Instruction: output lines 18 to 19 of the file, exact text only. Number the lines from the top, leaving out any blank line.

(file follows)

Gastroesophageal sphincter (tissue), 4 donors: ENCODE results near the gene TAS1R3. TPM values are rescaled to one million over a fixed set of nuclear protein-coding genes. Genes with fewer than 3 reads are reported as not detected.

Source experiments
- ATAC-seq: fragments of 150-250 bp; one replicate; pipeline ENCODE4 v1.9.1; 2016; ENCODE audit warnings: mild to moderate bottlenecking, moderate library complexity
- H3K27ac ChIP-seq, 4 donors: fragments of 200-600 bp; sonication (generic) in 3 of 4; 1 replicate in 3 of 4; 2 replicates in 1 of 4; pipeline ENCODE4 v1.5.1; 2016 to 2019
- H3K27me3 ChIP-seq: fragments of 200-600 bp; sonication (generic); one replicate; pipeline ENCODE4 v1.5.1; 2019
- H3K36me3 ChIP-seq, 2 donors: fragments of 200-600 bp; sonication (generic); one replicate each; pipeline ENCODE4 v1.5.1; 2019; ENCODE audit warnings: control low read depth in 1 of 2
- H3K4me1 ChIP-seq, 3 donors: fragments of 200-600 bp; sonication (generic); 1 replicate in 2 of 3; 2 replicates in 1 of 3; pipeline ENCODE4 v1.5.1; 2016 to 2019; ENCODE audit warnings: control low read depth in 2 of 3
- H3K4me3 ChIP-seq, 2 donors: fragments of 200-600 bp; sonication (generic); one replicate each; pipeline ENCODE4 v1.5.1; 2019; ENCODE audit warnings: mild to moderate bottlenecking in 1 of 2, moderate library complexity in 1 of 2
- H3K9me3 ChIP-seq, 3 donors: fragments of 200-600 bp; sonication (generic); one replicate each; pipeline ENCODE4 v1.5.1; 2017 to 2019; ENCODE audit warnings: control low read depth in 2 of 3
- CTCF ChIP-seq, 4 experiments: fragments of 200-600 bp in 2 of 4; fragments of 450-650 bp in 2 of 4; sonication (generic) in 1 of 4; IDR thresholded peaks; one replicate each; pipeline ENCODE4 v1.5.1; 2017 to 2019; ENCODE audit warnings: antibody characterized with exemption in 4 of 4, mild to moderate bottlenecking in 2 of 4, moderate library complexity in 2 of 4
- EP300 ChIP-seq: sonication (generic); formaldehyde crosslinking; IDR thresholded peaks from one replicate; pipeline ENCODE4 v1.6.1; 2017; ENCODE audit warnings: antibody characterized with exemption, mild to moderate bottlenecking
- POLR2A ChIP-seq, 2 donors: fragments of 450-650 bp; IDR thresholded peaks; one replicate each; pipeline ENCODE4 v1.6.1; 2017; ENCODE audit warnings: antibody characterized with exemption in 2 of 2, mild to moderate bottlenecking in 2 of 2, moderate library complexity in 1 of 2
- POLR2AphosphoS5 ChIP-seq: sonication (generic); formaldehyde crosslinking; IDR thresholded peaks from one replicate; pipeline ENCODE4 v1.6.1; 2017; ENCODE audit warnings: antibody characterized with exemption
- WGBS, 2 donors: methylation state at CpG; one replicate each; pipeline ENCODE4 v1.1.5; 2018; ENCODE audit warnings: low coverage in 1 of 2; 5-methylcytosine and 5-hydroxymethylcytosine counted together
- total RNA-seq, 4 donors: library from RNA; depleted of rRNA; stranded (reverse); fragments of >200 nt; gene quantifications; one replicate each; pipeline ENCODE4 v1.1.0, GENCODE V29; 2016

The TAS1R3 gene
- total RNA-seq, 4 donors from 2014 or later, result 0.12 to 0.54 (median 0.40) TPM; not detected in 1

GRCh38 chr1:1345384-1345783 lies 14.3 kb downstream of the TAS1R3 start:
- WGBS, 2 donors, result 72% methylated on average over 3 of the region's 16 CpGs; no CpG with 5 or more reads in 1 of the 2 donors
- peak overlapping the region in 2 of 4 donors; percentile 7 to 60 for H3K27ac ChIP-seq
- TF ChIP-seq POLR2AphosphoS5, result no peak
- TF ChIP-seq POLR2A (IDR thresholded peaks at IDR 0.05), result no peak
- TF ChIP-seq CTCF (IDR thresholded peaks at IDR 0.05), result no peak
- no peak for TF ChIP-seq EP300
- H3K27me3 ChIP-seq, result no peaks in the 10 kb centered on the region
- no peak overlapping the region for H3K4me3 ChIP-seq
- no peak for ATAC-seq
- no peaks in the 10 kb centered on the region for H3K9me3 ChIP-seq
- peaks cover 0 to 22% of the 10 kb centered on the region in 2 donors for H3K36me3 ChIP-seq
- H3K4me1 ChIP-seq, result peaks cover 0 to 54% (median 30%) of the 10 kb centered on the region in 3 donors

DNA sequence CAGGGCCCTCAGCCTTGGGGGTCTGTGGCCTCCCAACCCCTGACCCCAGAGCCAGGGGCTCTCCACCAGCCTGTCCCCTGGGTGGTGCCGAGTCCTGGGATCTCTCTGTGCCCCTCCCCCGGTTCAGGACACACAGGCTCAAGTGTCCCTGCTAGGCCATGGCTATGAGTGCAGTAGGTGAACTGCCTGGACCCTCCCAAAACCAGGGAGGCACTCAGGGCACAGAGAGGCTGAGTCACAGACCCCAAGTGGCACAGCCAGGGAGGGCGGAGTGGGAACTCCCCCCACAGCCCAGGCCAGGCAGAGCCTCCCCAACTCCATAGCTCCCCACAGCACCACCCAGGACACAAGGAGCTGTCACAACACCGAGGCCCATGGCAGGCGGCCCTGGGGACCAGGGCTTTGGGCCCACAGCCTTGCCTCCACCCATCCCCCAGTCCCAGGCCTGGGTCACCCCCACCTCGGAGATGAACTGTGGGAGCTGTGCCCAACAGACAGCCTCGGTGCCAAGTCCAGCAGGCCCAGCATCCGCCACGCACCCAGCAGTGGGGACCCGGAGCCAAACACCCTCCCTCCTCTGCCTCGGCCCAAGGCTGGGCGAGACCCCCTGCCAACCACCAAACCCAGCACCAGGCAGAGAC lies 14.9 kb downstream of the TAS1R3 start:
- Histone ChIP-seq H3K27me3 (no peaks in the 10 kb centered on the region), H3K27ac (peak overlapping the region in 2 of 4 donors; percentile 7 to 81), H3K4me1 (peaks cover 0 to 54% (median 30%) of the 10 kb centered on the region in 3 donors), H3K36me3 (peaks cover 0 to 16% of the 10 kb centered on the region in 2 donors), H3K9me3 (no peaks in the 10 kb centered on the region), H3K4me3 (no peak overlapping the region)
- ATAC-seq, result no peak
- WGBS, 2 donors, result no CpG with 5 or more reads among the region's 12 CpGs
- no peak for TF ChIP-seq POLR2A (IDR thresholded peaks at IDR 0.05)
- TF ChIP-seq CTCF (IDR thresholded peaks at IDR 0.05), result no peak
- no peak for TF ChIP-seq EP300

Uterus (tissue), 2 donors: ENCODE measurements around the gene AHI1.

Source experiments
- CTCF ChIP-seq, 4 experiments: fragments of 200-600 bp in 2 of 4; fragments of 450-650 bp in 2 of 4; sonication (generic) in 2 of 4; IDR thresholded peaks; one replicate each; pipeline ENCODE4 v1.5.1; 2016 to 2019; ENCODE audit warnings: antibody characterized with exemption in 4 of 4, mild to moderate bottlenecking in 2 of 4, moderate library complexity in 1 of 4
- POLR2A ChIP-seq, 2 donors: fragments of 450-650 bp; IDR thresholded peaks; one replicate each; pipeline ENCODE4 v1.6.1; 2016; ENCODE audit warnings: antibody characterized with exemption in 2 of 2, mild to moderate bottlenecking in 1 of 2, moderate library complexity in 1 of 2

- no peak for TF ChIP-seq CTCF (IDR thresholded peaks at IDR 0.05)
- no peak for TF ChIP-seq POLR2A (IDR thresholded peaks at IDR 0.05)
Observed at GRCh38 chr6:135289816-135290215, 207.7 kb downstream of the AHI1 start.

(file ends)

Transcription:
GRCh38 chr1:1345384-1345783 lies 14.3 kb downstream of the TAS1R3 start:
- WGBS, 2 donors, result 72% methylated on average over 3 of the region's 16 CpGs; no CpG with 5 or more reads in 1 of the 2 donors